In Israel, one of the most-shared videos in recent weeks shows a Ukrainian soldier named Alex revealing the contents of his military backpack. After waving his night-vision goggles at the camera, he pulls out a Ukrainian-language translation of Golda, a 2009 biography of Kyiv-born former Israeli Prime Minister Golda Meir.
Alex, who is not Jewish, explains that he intends to take the book with him into battle. He says his nickname is Zion, “because I am a Zionist”.
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Golda Meir is very popular in Ukraine these days, with a version of her saying about Israel and Arabs still circulating on social media: “If Russia lays down its weapons, there is no war. If Ukraine lays down its weapons, there is no Ukraine.” Yet in his speech to the Knesset on Sunday, Ukrainian President Volodymyr Zelenskyy quoted a different Meir remark: “We intend to remain alive. Our neighbours want to see us dead. This is not a question that leaves much room for compromise.”
Had Zelenskyy continued in this vein, his speech may have had a warmer reception. Israelis, even those who weren’t yet born in 1973, have a sense of what it’s like to be attacked by larger armies who think their country should not exist. The Israeli army’s ethos is largely about being a smaller, scrappier and smarter force that can successfully take on those who seek to annihilate us. So when Ukrainians quote Golda Meir’s pithy remarks, it resonates in Israel, because we understand — first-hand or through our close family members — what Ukraine is experiencing.
Israelis also see parallels between Ukraine and its current situation because, as politicians in Jerusalem often say, Israel must be able to “defend itself, by itself”. While grateful for military aid from the US, Israel never expected other countries’ soldiers to take part in its wars. Many of its politicians and pundits — myself included — watched the world do next to nothing when Russia amassed its tanks on the border, concluding it was yet further proof that Israel can and must rely on itself. Plus, as Zelenskyy could have pointed out, Russia is an ally of Iran, which is bent on Israel’s destruction.
But rather than highlight this, Zelenskyy chose to focus much of his speech on the Holocaust, a rare misstep in his video tour of parliaments. Israelis, of course, know all about the horrors of the Holocaust. They know, for instance, that it was not a war between the armies of two nations. Rather, it was Nazi Germany’s attempt to erase all Jews from the earth. It was industrial-scale genocide, with gas chambers, death marches and — as at Babyn Yar in Kyiv, which Zelenskyy mentioned — the mass execution of thousands of people lined up in front of ditches.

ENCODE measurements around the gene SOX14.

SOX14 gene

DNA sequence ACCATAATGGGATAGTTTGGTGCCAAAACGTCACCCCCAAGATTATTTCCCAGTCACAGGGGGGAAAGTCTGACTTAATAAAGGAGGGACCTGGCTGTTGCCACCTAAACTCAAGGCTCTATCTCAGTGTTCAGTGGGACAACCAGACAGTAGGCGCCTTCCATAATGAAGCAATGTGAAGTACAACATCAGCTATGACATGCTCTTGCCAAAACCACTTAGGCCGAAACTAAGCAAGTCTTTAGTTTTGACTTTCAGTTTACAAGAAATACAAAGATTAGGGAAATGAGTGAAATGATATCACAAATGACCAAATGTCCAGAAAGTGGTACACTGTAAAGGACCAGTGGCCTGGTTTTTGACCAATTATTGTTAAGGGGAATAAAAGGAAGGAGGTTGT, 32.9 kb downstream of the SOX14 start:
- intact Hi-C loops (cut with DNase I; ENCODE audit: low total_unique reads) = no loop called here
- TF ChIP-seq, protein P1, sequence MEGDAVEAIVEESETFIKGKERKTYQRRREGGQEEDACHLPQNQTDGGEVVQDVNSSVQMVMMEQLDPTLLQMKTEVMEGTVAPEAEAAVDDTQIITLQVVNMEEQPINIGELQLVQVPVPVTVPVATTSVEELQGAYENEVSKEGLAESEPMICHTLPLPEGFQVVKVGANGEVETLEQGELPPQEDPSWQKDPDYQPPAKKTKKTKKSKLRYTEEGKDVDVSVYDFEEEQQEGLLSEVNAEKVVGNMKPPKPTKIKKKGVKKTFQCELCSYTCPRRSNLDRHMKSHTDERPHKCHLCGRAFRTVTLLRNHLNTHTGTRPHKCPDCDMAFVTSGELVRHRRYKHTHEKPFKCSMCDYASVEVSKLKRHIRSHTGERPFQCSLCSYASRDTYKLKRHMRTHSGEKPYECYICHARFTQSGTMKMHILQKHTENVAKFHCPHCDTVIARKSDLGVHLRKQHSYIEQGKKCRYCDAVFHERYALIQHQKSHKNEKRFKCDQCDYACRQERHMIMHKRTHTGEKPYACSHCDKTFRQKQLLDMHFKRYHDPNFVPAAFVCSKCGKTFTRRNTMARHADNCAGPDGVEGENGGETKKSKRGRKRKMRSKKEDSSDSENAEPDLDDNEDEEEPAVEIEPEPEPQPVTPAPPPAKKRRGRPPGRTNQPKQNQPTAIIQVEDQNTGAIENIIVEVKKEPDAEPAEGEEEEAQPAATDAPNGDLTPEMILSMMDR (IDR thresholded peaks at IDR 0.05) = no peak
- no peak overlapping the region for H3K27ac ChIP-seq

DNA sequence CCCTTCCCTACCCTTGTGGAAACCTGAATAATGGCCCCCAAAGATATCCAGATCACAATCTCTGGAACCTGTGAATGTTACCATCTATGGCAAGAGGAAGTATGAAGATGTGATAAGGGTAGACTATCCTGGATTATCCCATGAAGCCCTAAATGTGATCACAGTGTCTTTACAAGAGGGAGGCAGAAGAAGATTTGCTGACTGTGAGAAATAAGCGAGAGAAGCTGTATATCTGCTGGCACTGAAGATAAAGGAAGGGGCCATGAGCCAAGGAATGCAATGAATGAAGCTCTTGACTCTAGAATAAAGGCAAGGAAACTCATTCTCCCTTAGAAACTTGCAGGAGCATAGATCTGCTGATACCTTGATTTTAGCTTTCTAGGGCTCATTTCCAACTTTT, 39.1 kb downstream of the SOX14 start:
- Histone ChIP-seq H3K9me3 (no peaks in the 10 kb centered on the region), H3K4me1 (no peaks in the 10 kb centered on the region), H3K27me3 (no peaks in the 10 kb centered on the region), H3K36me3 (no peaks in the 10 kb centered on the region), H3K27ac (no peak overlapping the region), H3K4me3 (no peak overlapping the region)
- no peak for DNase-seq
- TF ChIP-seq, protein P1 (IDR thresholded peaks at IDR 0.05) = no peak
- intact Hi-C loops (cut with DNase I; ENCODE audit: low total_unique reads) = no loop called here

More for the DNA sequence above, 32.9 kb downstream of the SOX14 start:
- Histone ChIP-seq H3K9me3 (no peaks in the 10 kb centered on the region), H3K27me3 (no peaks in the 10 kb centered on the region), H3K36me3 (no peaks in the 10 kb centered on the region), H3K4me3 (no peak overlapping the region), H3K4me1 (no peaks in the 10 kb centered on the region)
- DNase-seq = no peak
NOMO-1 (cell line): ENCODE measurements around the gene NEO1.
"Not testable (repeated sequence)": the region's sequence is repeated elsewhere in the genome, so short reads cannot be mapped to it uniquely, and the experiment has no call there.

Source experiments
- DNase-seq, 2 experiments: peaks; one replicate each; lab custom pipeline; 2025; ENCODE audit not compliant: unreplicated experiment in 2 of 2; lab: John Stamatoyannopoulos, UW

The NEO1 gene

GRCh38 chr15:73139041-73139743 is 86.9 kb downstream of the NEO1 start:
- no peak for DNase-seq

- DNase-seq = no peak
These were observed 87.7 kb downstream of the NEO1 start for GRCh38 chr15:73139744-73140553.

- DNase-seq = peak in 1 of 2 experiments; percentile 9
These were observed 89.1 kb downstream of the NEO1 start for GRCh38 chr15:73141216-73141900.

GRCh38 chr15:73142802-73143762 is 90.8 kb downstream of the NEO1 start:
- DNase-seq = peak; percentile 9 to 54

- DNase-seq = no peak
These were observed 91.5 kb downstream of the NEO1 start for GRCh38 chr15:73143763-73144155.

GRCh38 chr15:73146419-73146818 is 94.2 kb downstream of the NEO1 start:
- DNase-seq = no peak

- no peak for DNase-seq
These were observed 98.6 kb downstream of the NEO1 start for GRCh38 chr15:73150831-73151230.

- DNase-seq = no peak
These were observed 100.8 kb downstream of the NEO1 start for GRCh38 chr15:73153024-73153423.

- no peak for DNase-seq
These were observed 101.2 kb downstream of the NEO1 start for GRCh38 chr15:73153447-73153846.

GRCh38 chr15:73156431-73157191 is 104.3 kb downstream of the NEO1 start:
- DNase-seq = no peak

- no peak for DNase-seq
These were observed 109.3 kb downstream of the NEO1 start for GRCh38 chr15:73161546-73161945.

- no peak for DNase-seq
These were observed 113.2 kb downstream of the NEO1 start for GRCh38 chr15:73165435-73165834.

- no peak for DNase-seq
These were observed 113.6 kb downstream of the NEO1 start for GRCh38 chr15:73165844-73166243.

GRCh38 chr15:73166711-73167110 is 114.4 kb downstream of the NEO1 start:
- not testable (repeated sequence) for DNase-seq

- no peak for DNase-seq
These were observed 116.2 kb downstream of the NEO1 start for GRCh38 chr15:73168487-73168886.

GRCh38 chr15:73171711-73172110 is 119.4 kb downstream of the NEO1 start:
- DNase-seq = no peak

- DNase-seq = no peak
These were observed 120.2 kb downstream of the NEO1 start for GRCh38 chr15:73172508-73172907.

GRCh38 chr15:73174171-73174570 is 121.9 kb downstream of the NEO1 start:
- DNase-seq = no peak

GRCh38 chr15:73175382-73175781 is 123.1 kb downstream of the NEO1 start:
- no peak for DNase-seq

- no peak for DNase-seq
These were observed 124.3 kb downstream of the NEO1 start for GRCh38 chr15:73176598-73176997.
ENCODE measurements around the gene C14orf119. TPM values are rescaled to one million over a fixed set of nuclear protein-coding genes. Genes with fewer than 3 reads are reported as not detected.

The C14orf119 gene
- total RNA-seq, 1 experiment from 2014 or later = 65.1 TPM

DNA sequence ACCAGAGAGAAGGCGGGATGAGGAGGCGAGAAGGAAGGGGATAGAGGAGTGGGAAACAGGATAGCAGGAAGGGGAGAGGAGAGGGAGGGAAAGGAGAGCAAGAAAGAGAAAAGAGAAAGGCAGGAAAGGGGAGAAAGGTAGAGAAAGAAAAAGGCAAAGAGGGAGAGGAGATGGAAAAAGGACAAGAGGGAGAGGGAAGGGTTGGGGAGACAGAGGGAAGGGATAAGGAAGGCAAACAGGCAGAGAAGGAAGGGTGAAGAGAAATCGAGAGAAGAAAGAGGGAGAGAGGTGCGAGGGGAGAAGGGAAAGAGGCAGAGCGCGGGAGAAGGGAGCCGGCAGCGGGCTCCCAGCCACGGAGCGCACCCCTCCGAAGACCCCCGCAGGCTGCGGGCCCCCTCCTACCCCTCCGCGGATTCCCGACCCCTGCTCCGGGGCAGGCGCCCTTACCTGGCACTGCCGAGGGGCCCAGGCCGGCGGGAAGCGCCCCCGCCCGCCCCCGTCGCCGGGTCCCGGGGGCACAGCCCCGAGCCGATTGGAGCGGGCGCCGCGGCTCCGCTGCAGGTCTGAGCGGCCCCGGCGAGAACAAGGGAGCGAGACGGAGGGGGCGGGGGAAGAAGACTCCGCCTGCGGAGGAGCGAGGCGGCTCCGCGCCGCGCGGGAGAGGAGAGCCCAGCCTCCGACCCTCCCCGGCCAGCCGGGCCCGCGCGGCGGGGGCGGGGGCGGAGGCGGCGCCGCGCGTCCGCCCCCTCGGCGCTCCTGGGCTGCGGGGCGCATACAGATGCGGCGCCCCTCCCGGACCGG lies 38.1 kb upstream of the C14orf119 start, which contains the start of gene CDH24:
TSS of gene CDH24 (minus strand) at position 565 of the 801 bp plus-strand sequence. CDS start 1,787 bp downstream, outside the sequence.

Zelenskyy referenced Righteous Among the Nations, the more than 2,600 Ukrainians documented as having saved Jews. “Ukrainians made their choice 80 years ago,” he said. “They rescued Jews. People of Israel, now you have such a choice.” But many Israelis know the role that many more Ukrainians played in the Holocaust: roughly 80,000 Ukrainians volunteered for the SS, and the Ukrainian Auxiliary Police rounded up Jews to be massacred at Babyn Yar, Lviv, Zhitomir and elsewhere.
None of this should be relevant to a war in which Russia invaded Ukraine and is brutally bombarding its cities. Polls show that Israelis overwhelmingly support Ukraine, and that is reflected in the Knesset, as well.
Yet many Israeli politicians expressed discomfort with Zelenskyy’s speech. “It is impossible to rewrite the terrible history of the Holocaust,” Israeli Communications Minister Yoaz Hendel said. “The war is terrible but the comparison with the horrors of the Holocaust and the Final Solution is outrageous.” Likud former cabinet minister Yuval Steinitz suggested that, had the speech not been given at wartime, people “would have it bordered on Holocaust denial”.
Still, as Soviet-born American writer Alex Zeldin has observed, Zelenskyy’s speech demonstrated a very Soviet way of speaking about the Holocaust, which is focused more on Jews who fought in the Red Army during World War Two — and therefore suffered in the same way as other Soviet people — than the Nazi goal of extermination of the Jewish people. In Israel, too, many agree that we should cut him some slack, considering his desperate situation.
For instance, Foreign Minister Yair Lapid, who brewed a diplomatic crisis with Poland over accusations of Holocaust distortion, sent a simple message of support for Ukraine after the speech. And when Lapid and Prime Minister Naftali Bennett were asked about Zelenskyy’s comments the following day, they both started by saying they didn’t want to judge someone fighting for his country’s survival — though they did add that his comparison was inappropriate. Hendel, who was one of the first to complain about Zelenskyy’s Holocaust remarks, said the same to me: we must also remember that he is managing a crisis.
During his speech, Zelenskyy asked the Knesset the same question that he has asked every parliament in recent weeks: why can’t Israel put more economic pressure on Russia or send weapons to Ukraine?